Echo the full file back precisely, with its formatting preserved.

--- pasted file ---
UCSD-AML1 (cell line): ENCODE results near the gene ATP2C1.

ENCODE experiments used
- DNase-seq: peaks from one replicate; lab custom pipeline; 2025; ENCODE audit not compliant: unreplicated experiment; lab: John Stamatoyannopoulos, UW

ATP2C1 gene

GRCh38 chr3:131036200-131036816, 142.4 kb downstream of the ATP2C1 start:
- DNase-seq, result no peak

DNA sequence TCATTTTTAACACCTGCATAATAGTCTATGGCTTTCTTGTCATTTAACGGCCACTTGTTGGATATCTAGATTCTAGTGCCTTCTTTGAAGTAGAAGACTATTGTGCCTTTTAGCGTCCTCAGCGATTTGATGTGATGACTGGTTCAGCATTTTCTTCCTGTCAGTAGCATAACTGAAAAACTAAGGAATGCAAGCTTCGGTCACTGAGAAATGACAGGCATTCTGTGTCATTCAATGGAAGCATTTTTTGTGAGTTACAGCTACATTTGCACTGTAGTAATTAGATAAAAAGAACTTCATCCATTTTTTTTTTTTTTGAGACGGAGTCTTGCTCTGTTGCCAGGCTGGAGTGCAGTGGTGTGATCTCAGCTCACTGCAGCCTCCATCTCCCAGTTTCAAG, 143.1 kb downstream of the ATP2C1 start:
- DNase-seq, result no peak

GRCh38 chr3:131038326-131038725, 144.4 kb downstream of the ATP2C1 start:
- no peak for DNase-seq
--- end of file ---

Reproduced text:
UCSD-AML1 (cell line): ENCODE results near the gene ATP2C1.

ENCODE experiments used
- DNase-seq: peaks from one replicate; lab custom pipeline; 2025; ENCODE audit not compliant: unreplicated experiment; lab: John Stamatoyannopoulos, UW

ATP2C1 gene

GRCh38 chr3:131036200-131036816, 142.4 kb downstream of the ATP2C1 start:
- DNase-seq, result no peak

DNA sequence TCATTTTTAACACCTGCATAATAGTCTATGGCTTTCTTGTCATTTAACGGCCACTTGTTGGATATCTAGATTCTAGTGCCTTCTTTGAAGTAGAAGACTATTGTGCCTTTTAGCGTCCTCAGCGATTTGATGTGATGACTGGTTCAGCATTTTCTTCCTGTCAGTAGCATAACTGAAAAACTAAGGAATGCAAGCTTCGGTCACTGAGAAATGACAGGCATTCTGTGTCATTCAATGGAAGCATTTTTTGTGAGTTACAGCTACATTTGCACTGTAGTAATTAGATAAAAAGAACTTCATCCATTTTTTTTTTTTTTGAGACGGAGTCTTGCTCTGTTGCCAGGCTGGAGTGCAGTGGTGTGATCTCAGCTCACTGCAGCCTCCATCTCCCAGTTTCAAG, 143.1 kb downstream of the ATP2C1 start:
- DNase-seq, result no peak

GRCh38 chr3:131038326-131038725, 144.4 kb downstream of the ATP2C1 start:
- no peak for DNase-seq